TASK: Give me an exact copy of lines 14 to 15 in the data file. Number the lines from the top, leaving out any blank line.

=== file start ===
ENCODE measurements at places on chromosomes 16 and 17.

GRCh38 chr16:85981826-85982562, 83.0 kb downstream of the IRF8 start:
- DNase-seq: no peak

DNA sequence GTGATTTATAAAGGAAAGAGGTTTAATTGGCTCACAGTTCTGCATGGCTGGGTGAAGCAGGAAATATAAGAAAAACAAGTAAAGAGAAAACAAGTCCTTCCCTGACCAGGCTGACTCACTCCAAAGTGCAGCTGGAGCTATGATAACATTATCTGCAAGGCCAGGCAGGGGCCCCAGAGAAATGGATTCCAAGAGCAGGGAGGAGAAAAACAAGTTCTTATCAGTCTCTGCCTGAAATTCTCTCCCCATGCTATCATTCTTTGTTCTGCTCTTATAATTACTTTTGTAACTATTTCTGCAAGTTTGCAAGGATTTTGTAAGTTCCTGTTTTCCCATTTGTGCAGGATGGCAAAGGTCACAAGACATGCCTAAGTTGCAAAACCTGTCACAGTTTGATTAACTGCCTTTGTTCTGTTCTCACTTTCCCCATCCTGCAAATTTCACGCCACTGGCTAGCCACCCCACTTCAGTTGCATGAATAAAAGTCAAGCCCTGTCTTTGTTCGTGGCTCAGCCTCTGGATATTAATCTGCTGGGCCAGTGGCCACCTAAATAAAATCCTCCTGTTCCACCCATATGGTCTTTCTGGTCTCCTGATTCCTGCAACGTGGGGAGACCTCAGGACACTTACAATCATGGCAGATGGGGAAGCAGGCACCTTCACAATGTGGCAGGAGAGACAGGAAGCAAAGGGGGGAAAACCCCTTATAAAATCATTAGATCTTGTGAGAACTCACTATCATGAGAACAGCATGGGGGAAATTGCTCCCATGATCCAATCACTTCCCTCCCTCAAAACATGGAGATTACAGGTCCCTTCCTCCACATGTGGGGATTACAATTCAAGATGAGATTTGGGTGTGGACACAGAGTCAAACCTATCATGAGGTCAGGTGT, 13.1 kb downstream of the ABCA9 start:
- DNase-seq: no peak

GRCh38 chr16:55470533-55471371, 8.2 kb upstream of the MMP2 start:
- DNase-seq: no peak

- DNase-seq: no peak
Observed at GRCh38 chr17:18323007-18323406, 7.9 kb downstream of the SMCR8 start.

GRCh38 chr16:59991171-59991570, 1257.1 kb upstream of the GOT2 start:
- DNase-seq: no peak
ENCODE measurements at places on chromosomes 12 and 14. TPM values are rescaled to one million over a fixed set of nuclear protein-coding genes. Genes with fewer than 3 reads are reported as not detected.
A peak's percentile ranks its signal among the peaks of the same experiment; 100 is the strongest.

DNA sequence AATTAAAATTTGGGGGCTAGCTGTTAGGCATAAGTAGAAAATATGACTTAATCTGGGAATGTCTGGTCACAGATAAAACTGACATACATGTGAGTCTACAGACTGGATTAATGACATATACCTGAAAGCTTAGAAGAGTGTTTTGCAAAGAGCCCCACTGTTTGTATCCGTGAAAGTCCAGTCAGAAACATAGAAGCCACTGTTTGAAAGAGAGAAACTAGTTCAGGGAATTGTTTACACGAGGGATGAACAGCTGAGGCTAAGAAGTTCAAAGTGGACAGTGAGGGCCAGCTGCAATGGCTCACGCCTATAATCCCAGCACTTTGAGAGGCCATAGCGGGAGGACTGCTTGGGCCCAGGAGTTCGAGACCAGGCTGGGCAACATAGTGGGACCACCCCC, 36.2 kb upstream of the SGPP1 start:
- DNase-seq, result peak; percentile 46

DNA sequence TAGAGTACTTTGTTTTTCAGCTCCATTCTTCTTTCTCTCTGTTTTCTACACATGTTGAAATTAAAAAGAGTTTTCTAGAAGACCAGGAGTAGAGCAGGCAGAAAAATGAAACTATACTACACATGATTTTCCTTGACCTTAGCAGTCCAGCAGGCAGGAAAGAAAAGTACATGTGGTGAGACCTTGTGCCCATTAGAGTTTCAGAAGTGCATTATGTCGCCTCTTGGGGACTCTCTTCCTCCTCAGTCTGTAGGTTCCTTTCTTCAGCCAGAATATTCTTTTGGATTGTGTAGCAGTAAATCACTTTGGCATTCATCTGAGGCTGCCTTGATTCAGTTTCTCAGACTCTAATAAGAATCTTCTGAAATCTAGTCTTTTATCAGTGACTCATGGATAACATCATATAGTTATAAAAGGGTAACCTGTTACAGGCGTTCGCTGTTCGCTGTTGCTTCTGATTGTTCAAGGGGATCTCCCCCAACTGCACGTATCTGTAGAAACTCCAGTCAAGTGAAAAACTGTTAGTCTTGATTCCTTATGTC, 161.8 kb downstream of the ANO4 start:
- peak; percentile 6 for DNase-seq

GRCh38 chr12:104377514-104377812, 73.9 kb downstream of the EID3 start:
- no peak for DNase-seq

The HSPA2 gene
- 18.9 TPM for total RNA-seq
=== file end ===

DNA sequence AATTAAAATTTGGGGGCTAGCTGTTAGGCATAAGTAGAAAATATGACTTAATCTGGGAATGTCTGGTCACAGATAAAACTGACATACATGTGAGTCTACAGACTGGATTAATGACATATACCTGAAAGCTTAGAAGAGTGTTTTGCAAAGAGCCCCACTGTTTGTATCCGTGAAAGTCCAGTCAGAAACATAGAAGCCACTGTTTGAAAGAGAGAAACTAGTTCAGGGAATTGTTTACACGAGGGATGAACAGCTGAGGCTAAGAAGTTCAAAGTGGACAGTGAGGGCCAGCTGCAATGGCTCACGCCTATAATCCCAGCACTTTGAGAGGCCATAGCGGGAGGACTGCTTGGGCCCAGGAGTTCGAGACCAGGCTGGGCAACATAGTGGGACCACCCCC, 36.2 kb upstream of the SGPP1 start:
- DNase-seq, result peak; percentile 46